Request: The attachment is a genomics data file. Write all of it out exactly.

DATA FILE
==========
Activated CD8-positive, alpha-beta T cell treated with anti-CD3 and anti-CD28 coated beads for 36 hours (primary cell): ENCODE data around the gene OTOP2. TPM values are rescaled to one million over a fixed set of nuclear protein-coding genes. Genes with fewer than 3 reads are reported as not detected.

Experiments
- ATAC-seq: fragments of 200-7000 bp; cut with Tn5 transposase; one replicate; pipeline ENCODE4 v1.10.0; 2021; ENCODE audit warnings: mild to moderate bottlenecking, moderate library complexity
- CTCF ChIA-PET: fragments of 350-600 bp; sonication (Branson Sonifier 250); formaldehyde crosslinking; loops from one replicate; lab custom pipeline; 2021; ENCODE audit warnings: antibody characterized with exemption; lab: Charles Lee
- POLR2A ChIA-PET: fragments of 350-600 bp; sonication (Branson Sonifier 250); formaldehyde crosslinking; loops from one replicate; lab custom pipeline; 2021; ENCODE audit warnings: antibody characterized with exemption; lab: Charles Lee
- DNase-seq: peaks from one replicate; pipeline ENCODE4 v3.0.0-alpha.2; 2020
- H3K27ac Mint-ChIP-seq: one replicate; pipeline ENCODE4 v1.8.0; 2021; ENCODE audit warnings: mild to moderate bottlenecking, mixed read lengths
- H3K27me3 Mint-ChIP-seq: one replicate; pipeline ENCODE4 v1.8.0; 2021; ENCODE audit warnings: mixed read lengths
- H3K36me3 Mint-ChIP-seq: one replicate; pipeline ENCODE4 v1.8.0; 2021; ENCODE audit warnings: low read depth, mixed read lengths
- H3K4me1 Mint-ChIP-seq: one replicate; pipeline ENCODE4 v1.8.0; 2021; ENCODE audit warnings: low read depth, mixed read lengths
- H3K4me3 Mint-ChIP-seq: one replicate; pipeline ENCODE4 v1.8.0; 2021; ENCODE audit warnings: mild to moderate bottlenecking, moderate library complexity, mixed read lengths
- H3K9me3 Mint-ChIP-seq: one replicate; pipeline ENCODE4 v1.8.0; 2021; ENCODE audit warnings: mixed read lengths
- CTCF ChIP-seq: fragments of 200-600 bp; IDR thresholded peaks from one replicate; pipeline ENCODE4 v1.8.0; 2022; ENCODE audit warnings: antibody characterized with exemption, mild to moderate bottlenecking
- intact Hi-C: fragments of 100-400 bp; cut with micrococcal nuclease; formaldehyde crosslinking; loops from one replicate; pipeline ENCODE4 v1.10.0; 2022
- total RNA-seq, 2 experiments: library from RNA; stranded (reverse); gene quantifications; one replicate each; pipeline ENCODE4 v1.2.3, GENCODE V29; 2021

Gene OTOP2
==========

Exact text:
Activated CD8-positive, alpha-beta T cell treated with anti-CD3 and anti-CD28 coated beads for 36 hours (primary cell): ENCODE data around the gene OTOP2. TPM values are rescaled to one million over a fixed set of nuclear protein-coding genes. Genes with fewer than 3 reads are reported as not detected.

Experiments
- ATAC-seq: fragments of 200-7000 bp; cut with Tn5 transposase; one replicate; pipeline ENCODE4 v1.10.0; 2021; ENCODE audit warnings: mild to moderate bottlenecking, moderate library complexity
- CTCF ChIA-PET: fragments of 350-600 bp; sonication (Branson Sonifier 250); formaldehyde crosslinking; loops from one replicate; lab custom pipeline; 2021; ENCODE audit warnings: antibody characterized with exemption; lab: Charles Lee
- POLR2A ChIA-PET: fragments of 350-600 bp; sonication (Branson Sonifier 250); formaldehyde crosslinking; loops from one replicate; lab custom pipeline; 2021; ENCODE audit warnings: antibody characterized with exemption; lab: Charles Lee
- DNase-seq: peaks from one replicate; pipeline ENCODE4 v3.0.0-alpha.2; 2020
- H3K27ac Mint-ChIP-seq: one replicate; pipeline ENCODE4 v1.8.0; 2021; ENCODE audit warnings: mild to moderate bottlenecking, mixed read lengths
- H3K27me3 Mint-ChIP-seq: one replicate; pipeline ENCODE4 v1.8.0; 2021; ENCODE audit warnings: mixed read lengths
- H3K36me3 Mint-ChIP-seq: one replicate; pipeline ENCODE4 v1.8.0; 2021; ENCODE audit warnings: low read depth, mixed read lengths
- H3K4me1 Mint-ChIP-seq: one replicate; pipeline ENCODE4 v1.8.0; 2021; ENCODE audit warnings: low read depth, mixed read lengths
- H3K4me3 Mint-ChIP-seq: one replicate; pipeline ENCODE4 v1.8.0; 2021; ENCODE audit warnings: mild to moderate bottlenecking, moderate library complexity, mixed read lengths
- H3K9me3 Mint-ChIP-seq: one replicate; pipeline ENCODE4 v1.8.0; 2021; ENCODE audit warnings: mixed read lengths
- CTCF ChIP-seq: fragments of 200-600 bp; IDR thresholded peaks from one replicate; pipeline ENCODE4 v1.8.0; 2022; ENCODE audit warnings: antibody characterized with exemption, mild to moderate bottlenecking
- intact Hi-C: fragments of 100-400 bp; cut with micrococcal nuclease; formaldehyde crosslinking; loops from one replicate; pipeline ENCODE4 v1.10.0; 2022
- total RNA-seq, 2 experiments: library from RNA; stranded (reverse); gene quantifications; one replicate each; pipeline ENCODE4 v1.2.3, GENCODE V29; 2021

Gene OTOP2